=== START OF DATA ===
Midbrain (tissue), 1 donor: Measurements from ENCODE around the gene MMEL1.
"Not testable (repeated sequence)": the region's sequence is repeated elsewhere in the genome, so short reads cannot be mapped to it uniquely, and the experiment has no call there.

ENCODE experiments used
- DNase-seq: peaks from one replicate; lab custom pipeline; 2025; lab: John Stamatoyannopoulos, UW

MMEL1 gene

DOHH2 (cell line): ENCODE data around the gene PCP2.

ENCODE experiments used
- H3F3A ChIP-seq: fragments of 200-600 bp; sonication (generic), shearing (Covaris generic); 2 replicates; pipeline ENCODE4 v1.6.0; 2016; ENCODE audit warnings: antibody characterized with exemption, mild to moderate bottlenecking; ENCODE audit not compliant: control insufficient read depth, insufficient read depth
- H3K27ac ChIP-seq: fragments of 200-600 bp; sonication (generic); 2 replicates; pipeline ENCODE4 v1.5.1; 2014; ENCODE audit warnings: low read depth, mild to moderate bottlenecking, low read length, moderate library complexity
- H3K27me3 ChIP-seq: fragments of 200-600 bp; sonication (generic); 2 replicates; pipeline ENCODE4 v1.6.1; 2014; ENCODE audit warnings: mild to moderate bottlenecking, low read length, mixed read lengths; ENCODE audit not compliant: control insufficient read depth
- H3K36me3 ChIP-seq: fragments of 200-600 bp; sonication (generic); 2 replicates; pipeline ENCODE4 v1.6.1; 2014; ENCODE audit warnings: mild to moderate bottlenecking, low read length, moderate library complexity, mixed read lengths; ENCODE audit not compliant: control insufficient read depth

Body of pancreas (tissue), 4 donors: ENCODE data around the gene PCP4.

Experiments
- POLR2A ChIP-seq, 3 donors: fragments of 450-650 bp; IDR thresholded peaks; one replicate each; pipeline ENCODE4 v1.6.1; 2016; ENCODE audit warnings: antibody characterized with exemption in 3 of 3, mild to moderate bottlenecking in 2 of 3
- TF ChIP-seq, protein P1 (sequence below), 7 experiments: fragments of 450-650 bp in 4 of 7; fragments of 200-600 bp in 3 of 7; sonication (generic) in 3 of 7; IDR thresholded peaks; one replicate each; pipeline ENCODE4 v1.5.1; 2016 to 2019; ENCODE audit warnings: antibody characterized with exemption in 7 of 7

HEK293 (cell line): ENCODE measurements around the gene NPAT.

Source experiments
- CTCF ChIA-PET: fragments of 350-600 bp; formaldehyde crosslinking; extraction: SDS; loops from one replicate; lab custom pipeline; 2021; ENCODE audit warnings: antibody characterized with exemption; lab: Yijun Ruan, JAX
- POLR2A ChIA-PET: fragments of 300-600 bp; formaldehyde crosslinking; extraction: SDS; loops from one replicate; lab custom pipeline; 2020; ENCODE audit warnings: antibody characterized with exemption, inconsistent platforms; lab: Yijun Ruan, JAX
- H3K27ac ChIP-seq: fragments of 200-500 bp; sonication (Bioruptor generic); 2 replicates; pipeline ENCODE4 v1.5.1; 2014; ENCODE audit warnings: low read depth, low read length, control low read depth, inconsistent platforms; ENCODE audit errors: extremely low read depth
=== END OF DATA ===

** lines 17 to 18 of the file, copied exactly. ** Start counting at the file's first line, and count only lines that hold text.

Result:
Source experiments
- CTCF ChIA-PET: fragments of 350-600 bp; formaldehyde crosslinking; extraction: SDS; loops from one replicate; lab custom pipeline; 2021; ENCODE audit warnings: antibody characterized with exemption; lab: Yijun Ruan, JAX